A year ago, restaurant revenue dried up like an over cooked corned beef – a year later, hope returns 

  • All you can eat corned beef and cabbage with red potatoes and carrots at Alan's of Boscawen on Tuesday.

  • George Reagan cutting up heads of cabbage for Alan's of Boscawen's Saint Patrick's Day menu on Tuesday. Melissa Curran / Monitor staff

  • Chef George Reagan taking corned beef out of the oven for Alan’s of Boscawen’s Saint Patrick’s Day menu on Tuesday. Melissa Curran photos / Monitor staff

  • Chef George Reagan cutting up heads of cabbage for Alan's of Boscawen's Saint Patrick's Day menu on Tuesday, March 16, 2021. Melissa Curran—Monitor staff

Monitor columnist
Published: 3/16/2021 5:04:10 PM

This year, restaurateurs would like to hand out fewer doggie bags.

They’d like fewer leftovers destined for the garbage.

After a year of shut downs, capacity restrictions, and worried customers, they hope they can approach normalcy on Saint Patrick’s Day, one of the biggest celebrations – and moneymakers – of the year.

COVID ruined everything one year ago Wednesday. It ambushed steady businesses like Alan’s of Boscawen and the Allenstown Country Diner, closing them down completely as state officials evaluated the threat of the coronavirus pandemic. Revenue dried up over night. 

Gone were the funny green hats and noisemakers and toasts and green beer. And while Alan Andrian and his staff did their best to send people home with food – corned beef and cabbage, what else? – it became clear that he had ordered way too much food ahead of the celebration.  

“It was a disaster,” said Andrian, owner of Alan’s. “Last year we lost it all. This year we’re looking forward. You can never make up what you lost, but at least we’re putting our best foot forward.”

All eating establishments statewide were closed for in-door dining on Saint Patrick’s Day, 2020. Andrian had purchased 500 pounds of corned beef, ready to serve about 800 meals, complete with fixings.

The meat was sliced and ready to go, Andrian said.

“You have to cook it for a long time,” Andrian said. “There’s a lot of prep involved. We were ready to go.”

Then he, like everyone else, got shut down, left with more food than he knew what to do with, selling takeout only, hoping to get rid of the rest of the food in the days to come.

Andrain mentioned that corned beef and cabbage doesn’t taste as good unless it’s served on one particular day.

“We tried to sell it and ran packages to get rid of it,” Andrian said, “but corned beef and cabbage, people want that on Saint Patrick’s Day. It’s not something you’re going to eat in the middle of the winter.”

Andrian said he took a cautious approach this year, knowing full well that, for now, a new kind of normalcy was the norm. An abnormal one.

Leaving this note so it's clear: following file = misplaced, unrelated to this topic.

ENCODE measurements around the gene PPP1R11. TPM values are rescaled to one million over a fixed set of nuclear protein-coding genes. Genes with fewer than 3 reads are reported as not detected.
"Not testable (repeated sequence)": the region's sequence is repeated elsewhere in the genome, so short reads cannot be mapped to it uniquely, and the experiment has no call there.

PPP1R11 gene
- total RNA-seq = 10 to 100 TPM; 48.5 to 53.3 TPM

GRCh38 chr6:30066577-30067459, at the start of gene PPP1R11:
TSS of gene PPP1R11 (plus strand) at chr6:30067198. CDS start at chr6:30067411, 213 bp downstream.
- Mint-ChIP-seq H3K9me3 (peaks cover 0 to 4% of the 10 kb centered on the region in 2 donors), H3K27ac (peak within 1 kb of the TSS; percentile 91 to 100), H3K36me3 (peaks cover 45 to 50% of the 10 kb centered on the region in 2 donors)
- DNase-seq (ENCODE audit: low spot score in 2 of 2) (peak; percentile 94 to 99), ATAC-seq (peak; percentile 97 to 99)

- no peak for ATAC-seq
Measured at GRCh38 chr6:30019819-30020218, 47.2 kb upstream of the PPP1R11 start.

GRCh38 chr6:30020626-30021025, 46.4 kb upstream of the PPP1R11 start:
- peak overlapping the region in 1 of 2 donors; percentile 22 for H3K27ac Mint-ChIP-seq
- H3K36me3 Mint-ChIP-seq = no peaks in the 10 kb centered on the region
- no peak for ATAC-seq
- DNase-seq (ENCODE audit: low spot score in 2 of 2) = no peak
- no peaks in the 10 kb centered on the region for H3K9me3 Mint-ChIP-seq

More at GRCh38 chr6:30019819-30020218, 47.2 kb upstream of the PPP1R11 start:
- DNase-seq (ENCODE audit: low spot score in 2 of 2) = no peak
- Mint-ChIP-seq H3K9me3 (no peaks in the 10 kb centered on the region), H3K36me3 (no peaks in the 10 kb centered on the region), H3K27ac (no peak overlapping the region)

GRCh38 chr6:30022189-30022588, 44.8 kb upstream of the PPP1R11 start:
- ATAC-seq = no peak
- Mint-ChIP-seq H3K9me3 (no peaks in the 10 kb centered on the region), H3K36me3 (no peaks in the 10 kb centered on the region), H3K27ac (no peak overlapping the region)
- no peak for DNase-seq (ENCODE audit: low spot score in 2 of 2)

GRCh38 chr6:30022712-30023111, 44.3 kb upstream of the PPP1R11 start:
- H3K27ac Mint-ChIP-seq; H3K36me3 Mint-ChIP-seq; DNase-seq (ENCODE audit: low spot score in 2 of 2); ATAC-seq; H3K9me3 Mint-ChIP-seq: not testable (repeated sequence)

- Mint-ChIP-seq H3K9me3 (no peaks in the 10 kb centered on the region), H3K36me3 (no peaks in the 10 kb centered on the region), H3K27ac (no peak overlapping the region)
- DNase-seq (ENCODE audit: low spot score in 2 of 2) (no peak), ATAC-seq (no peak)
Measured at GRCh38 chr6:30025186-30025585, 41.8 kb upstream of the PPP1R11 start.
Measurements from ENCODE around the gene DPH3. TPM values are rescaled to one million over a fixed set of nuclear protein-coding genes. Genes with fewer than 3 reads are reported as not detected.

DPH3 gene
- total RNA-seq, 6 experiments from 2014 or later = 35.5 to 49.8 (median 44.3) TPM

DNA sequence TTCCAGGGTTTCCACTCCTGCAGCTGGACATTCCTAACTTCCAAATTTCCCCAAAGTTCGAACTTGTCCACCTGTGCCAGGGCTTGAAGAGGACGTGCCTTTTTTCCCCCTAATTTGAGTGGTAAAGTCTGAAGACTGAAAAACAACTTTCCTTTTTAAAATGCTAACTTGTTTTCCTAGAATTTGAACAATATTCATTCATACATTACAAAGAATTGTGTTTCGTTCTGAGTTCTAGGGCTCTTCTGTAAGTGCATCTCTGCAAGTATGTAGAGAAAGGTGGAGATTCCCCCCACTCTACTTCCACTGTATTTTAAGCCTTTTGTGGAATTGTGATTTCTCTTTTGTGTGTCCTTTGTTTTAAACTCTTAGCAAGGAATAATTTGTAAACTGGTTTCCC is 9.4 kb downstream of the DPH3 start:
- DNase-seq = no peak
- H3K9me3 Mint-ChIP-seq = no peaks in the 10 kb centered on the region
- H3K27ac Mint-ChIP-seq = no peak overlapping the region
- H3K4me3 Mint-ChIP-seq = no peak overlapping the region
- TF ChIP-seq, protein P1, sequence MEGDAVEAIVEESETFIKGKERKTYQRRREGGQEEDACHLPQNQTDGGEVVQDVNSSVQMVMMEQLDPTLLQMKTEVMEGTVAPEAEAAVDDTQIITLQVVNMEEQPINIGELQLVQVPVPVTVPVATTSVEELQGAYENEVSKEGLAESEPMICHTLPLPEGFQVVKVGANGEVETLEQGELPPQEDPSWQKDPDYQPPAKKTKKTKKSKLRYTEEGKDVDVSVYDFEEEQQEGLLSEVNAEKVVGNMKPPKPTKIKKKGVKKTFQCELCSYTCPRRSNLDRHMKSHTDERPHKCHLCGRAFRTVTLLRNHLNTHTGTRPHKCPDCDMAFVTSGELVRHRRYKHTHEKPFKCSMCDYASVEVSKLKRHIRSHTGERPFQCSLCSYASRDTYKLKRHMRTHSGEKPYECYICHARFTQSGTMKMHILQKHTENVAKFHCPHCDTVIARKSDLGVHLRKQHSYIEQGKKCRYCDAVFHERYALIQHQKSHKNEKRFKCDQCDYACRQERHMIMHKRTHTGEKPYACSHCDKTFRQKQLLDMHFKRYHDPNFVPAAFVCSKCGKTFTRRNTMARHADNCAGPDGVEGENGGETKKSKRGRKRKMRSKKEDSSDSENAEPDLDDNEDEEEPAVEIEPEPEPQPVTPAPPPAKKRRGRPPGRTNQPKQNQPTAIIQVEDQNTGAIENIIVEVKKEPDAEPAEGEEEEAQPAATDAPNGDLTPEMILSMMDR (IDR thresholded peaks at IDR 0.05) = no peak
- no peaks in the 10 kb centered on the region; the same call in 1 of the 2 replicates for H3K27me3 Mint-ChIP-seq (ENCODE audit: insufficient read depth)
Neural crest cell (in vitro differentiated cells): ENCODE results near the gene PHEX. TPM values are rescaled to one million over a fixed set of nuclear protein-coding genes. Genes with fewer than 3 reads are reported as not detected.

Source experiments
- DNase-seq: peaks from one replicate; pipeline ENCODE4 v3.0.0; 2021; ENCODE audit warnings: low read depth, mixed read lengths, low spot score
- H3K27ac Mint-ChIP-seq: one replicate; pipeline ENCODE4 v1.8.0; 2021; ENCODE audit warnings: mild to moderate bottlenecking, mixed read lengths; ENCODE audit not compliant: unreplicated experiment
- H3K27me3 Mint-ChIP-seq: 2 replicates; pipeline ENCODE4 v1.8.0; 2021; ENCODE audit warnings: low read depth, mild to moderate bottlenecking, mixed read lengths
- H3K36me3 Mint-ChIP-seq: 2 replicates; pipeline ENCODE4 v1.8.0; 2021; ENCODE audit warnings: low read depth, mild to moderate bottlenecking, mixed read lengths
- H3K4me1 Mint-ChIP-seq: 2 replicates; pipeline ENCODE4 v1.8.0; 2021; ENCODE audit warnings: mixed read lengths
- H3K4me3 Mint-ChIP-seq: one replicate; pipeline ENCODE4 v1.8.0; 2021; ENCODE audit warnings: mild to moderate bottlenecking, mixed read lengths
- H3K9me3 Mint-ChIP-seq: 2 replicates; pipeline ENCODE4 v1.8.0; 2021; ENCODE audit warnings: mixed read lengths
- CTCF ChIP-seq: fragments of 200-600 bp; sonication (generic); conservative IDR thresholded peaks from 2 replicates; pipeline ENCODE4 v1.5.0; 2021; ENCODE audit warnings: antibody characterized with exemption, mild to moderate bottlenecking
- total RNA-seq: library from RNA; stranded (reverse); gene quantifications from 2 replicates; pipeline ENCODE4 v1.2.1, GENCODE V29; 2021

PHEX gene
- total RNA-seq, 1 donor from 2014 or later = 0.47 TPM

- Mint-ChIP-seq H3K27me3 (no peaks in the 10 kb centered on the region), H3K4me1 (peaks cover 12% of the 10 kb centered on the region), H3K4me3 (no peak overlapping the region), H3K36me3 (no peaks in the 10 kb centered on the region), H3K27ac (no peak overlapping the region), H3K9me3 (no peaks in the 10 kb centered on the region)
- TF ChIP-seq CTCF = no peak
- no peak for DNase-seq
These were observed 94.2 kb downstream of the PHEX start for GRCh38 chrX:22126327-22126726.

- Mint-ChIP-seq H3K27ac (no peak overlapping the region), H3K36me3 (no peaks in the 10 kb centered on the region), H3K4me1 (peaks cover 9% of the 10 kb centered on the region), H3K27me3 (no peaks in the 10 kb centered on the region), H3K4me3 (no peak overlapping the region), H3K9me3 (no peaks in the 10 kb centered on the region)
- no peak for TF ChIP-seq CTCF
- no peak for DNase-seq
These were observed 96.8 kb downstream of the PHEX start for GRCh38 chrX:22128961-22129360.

He bought 350 pounds of brisket, not 500, knowing the crowd will be smaller than usual. But, unlike last year, people will come, he said, because in-house dining is back.

Some customers are fed up with the pandemic and won’t miss this Saint Patrick’s Day at Alan’s for the world. Many in the senior crowd who plan on showing up have already been vaccinated. 

“This year the corned beef is cooking as we speak,” Andrain said Tuesday. “Maybe get a crowd, which we did not have last year.”

Neither did Theresa Gelinas. She opened the Allenstown Country Diner six years ago and has attracted a loyal fan base. She had bought five corned beefs, along with mounds of cabbage and potatoes a year ago, when no one knew what to make of this coronavirus thing.

“We were hoping that many, many, many people were going to show up,” Gelinas said, “and we had all the fixings, and then we were shut down. We bought so much, so thank God for my regular customers, or it would have been a different story.”

The diner, of course, remains less profitable than in previous years, even while allowing half as many people in than usual, reducing the number of tables available from 16 to 10.

“We’re still taking a hit,” Gelinas said.

This awful timeline got worse after Saint Patrick’s Day. Hometown places like the Allenstown diner thrive on the camaraderie inside. Meanwhile, Chinese restaurants and pizza places did relatively well with take-out only.

“We lost 90 to 95 percent of our business during those two months,” Gelinas said. “We did not pay the payroll and we had to let people go.”

Vaccinations and recent data on infections and deaths suggest decent crowds will show up Wednesday at bars and restaurants, ready to return to some sense of normalcy.

Restaurant owners have ordered less food and can only guess how much corned beef and cabbage will be needed. 

“We’re just hoping to do better than last year and I think we will,” Gelinas said. “The regulars are calling to see if we’re doing it this year.

“Some of them are older, and they don’t want to buy cabbage and corned beef and have dinner at home,” she continued. “They want the dinner here.”




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